For anyone thinking of buying online between now and Christmas Eve, one of the biggest questions will be 'can this retailer deliver in time for Christmas?'.

However, many ecommerce sites are still way too vague about this information. This means that people will either decide not to order, or will press ahead and risk disappointment. 

With the example of children's onesies (which seem to be like hen's teeth this year), I'll be looking at the approaches of different sites. 

Why is this so important? 

This is about managing customer expectations, and improving retention through clear messaging and delivering on promises. 

Last year, stats show that during December at least 225,000 parcels each day failed to arrive when promised, while 60% of people shopping online last year had problems with delivery of their item.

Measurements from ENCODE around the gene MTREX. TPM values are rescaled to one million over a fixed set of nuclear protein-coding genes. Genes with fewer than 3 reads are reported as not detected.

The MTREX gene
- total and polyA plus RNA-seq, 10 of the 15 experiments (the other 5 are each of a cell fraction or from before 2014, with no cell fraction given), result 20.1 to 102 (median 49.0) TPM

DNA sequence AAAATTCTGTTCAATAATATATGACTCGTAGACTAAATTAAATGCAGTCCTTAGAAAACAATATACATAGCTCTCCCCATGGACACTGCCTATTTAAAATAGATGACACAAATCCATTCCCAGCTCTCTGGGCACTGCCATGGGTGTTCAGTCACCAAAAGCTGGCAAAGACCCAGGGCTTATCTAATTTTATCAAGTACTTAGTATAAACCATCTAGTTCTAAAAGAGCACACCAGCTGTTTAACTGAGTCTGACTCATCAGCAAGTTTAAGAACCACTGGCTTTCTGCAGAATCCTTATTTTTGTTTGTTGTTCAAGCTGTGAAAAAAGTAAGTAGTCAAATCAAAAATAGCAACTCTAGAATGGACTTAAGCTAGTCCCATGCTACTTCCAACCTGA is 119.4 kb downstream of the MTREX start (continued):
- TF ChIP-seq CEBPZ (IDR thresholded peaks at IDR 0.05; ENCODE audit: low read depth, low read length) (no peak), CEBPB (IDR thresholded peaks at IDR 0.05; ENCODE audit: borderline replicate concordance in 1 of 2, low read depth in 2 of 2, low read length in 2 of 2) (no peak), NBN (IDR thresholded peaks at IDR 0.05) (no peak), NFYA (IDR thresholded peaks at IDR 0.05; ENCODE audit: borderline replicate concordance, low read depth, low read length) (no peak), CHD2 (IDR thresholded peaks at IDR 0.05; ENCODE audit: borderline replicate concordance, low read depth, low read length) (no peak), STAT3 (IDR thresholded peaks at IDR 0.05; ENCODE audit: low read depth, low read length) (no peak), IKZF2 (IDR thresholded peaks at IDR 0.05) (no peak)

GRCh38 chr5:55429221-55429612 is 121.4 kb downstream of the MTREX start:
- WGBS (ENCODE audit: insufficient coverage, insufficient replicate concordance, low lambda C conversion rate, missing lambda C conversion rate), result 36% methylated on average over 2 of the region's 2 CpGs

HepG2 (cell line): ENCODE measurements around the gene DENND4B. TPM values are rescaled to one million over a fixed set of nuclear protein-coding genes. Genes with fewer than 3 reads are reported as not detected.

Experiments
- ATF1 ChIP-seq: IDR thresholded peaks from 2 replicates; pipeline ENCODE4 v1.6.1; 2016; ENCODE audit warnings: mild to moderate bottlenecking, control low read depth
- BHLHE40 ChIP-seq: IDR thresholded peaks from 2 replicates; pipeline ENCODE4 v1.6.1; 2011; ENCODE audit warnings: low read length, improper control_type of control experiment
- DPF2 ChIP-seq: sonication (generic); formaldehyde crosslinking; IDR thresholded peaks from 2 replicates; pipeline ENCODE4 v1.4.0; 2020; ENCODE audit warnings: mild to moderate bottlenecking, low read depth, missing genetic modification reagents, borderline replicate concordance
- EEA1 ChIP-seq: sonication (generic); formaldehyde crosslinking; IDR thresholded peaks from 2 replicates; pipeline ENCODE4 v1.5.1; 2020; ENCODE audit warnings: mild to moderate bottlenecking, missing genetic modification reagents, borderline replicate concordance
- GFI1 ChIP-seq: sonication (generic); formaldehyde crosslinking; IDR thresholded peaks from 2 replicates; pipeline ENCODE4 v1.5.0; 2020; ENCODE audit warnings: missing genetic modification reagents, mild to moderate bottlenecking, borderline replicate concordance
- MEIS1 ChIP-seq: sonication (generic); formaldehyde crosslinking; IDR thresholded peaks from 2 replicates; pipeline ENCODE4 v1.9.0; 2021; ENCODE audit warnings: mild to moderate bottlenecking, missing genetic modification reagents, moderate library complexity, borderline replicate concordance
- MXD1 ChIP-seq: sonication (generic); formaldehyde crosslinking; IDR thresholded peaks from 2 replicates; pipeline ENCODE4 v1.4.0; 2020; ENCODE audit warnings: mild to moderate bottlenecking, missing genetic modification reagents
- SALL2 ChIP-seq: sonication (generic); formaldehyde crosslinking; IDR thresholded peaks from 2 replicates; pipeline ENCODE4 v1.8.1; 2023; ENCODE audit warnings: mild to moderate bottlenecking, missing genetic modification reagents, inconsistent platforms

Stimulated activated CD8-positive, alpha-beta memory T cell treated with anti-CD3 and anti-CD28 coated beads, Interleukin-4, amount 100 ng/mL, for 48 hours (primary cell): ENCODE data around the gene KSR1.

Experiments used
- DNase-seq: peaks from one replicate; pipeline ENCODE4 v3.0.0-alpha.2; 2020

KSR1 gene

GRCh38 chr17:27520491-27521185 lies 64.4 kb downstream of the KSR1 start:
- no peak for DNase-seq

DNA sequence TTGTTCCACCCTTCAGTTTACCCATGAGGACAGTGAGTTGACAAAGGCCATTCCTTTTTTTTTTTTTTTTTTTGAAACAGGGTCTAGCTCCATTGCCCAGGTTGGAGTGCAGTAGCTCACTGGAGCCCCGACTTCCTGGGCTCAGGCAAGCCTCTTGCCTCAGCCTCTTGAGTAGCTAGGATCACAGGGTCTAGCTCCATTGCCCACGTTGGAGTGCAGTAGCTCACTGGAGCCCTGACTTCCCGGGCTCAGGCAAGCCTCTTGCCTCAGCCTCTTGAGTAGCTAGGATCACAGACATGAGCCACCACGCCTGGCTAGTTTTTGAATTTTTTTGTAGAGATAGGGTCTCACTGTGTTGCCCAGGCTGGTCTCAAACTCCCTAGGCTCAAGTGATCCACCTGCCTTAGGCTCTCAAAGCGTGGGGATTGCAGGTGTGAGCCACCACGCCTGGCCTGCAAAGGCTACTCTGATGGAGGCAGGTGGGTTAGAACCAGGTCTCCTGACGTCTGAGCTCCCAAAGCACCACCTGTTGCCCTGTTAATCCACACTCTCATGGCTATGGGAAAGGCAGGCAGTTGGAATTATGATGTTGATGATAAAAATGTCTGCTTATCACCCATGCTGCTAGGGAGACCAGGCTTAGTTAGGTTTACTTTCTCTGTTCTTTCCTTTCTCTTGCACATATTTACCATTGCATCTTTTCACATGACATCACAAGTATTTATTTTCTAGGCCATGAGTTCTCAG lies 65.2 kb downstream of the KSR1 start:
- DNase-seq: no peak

The previous year, if you cast your mind back, was the one where snow caused chaos and disrupted many a delivery. We surveyed customers after this and found that almost 28% of respondents said that they would not shop again with a retailer that failed to deliver on time.

We surveyed people in January 2012 and asked for reflections on the Christmas online shopping and delivery experience. The good news is that 87% of consumers received their orders when promised, but that does leave an unsatisfied minority. 

Q: Did your orders arrive when retailers said they would? (1,000 UK respondents)

This time, it would appear that attitudes to failed delivery had hardened, with 59% saying they would abandon a retailer which failed to meet its delivery promises. 

Q: If a retailer failed to deliver on time, would you shop with them again? (1,000 UK respondents)

In a nutshell, this is the worst time of year to cock up customer deliveries. Better to under-promise and over-deliver than the other way round. 

What do customers want? 

  • Clear, accurate tracking online. This can save a lot of wasted time and reduce pressure on call centres.